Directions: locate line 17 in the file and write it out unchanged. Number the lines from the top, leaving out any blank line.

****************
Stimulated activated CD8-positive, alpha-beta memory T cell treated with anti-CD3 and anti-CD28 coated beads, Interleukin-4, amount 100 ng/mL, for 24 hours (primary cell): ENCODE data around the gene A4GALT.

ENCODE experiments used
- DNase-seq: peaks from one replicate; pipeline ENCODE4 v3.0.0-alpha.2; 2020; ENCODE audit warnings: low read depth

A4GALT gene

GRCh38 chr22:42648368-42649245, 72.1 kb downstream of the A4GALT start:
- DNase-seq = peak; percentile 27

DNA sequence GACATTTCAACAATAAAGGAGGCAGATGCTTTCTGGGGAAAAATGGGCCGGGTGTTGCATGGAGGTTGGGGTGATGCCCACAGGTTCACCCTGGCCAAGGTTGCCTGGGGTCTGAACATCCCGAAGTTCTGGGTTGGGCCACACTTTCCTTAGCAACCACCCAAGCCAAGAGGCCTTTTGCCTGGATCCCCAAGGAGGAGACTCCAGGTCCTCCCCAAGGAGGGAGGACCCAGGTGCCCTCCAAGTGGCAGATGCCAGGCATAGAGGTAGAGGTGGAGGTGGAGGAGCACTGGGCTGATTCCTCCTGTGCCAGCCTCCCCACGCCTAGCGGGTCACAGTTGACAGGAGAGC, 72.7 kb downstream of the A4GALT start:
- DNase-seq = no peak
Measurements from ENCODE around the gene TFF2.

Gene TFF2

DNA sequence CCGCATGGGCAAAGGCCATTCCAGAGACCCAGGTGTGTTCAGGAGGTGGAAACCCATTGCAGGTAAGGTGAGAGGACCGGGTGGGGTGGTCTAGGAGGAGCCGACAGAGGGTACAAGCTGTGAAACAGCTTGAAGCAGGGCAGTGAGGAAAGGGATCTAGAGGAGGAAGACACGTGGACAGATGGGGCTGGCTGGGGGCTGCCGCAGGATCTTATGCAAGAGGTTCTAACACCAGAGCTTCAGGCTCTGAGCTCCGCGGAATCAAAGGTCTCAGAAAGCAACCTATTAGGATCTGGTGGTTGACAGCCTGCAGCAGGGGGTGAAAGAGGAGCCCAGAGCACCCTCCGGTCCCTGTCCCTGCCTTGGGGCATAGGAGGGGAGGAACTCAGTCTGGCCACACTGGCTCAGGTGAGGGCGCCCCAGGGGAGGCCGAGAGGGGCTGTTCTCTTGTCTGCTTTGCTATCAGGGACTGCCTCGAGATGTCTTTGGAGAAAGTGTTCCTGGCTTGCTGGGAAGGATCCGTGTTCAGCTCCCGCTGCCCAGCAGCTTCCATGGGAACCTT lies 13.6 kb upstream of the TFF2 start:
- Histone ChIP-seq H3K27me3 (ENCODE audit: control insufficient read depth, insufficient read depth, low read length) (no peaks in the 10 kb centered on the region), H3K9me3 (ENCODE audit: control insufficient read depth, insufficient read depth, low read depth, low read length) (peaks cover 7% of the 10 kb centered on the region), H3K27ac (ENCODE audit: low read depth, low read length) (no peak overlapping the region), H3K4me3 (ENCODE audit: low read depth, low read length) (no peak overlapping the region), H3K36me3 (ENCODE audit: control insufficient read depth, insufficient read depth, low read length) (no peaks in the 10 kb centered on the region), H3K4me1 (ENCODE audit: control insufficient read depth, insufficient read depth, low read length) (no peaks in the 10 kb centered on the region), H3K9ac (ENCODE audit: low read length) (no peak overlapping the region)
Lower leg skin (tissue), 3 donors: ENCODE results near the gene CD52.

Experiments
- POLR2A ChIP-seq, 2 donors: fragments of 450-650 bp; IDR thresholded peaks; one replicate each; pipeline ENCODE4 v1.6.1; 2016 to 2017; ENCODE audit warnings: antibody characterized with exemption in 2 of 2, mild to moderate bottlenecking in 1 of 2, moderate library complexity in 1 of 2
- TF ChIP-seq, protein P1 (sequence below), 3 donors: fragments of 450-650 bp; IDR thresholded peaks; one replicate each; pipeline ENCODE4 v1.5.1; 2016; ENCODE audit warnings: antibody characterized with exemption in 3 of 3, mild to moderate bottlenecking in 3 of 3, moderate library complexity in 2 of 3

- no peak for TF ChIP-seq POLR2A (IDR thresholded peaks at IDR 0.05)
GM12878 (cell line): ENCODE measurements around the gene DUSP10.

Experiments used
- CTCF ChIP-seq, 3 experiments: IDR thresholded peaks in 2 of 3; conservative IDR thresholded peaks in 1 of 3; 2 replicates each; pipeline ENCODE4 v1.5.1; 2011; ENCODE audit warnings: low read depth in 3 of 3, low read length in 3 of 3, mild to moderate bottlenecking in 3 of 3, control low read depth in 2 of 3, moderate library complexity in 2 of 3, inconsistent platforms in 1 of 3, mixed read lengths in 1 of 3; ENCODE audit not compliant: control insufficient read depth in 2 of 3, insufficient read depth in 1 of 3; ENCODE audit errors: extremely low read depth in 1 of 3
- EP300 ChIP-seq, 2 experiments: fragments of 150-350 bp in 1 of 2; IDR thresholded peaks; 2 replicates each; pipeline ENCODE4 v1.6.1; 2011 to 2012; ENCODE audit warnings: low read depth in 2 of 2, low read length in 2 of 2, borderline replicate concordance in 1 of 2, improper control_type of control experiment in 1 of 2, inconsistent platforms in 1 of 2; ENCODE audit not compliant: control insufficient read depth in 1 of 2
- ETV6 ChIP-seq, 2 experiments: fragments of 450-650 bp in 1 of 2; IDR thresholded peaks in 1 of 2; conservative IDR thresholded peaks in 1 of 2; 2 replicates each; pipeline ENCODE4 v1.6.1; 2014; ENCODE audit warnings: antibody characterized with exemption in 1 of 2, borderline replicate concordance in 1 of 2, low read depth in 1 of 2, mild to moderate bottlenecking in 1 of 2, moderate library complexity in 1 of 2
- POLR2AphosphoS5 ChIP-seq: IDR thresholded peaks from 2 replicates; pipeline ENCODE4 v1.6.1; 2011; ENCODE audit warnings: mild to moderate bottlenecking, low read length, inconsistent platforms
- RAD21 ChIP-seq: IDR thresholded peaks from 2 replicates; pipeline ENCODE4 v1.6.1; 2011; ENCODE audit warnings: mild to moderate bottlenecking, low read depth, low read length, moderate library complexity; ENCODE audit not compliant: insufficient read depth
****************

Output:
- no peak for TF ChIP-seq POLR2A (IDR thresholded peaks at IDR 0.05)